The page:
Kirsten Baesler seeks third term as North Dakota State Superintendent
GRAND FORKS -- Kirsten Baesler, North Dakota’s Superintendent of Public Instruction, is running for reelection.
Baesler, who was first elected to the position in 2012, is seeking her third four-year term.
“I really believe that the work that we do at the department is so very important to our young people and their families,” Baesler said. “I enjoy the work that I do. I think it's very important, and I want to continue to do this work. ”
Baesler was first elected as state school superintendent in November 2012 and reelected to her second term in 2016 with 75% of the vote.
Baesler and her 88-person team oversee the education of more than 110,000 students across the state.
If she were to be reelected, Baesler says her three top priorities would be:
Working with the Legislature to bring at least one credentialed person to teach computer science, coding or cyber security to every school building in the state
Continuing to partner with the private sector and industry leaders who support job training, internships and school-to-work programs, in order to show “students the many, many job opportunities” that are available in North Dakota
Working with civic leaders to “increase the expectations of the very important element of citizenship, patriotism and civic responsibility.” Baesler noted that, in her second term in office, a law was passed requiring all high school students to pass the citizenship test for graduation. Baesler said she wants to do more to make sure “it’s embedded into all of our elements, kindergarten through 12th grade"
Before taking office in January 2013, Baesler had a 24-year career in the Bismarck public school system where she held various positions including vice principal. She also served nine years on the Mandan School Board, serving as its president for seven of those years.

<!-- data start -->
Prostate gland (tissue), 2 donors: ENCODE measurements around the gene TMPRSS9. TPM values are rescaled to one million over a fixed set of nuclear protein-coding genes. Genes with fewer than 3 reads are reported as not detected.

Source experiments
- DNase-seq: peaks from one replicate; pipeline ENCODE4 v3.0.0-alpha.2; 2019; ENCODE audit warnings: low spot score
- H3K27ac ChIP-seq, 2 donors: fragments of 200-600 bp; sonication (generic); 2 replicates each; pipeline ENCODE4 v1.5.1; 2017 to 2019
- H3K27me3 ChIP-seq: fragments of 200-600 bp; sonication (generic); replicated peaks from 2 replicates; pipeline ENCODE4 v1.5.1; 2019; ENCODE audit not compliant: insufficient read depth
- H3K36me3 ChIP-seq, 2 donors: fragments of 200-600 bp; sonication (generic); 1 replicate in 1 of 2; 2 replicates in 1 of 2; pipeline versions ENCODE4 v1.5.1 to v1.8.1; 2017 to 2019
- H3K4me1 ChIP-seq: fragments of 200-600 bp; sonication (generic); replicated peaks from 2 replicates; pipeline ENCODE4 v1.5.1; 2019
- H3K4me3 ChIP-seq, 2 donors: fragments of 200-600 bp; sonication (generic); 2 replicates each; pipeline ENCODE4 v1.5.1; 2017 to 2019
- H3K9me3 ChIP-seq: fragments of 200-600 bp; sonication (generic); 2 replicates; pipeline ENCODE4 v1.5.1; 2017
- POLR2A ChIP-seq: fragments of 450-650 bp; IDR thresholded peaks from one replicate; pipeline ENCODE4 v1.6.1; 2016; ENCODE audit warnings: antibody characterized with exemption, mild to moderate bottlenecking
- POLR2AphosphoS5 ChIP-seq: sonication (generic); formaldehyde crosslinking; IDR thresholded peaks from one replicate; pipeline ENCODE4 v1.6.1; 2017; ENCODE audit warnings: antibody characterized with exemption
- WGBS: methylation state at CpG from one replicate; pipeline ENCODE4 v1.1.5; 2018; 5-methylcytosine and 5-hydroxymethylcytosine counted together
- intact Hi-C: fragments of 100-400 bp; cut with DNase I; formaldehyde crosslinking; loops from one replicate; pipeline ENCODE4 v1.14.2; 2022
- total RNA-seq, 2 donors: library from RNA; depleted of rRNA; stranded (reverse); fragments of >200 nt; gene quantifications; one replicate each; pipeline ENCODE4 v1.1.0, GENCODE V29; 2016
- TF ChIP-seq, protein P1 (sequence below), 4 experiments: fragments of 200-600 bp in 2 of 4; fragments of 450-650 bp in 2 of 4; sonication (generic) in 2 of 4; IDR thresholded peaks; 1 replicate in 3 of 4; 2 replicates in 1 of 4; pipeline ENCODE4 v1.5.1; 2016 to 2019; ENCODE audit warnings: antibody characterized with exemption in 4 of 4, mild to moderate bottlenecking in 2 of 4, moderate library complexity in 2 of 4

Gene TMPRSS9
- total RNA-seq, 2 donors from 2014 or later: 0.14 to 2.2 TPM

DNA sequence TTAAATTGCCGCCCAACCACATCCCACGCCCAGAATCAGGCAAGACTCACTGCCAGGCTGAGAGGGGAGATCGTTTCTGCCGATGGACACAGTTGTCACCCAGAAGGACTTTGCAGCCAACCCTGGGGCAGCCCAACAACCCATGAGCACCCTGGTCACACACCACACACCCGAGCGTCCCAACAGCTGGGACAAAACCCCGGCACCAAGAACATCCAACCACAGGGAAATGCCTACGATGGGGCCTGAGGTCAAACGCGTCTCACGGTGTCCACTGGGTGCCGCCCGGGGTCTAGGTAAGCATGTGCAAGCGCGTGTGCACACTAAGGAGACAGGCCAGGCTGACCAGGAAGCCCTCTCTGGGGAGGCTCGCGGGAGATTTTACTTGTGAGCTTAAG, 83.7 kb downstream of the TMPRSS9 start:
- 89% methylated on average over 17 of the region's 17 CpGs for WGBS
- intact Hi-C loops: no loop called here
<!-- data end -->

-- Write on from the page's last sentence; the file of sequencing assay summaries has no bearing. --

Baesler is taking on Charles Tuttle for the position. Tuttle announced his intention to run for the office last month. In a Facebook post, Tuttle said he is running for the office “for one reason only, to give support to children and parents and restore local control to school boards.”
“I will only represent the people of North Dakota, not the school unions and their special interests,” he said.
Reached Thursday, Tuttle said he had concerns about the students' proficiency scores and the use of Common Core in the state.
"I want to give local control back to the school boards," he said. "I want to start getting back to basic arithmetic, reading, writing, STEM, critical thinking."
He also wants to stop what he describes as the unconstitutional use of property taxes to fund schools.
Tuttle ran as an independent candidate for the state’s U.S. seat in 2018, eventually losing to Republican and Dickinson-native Rep. Kelly Armstrong.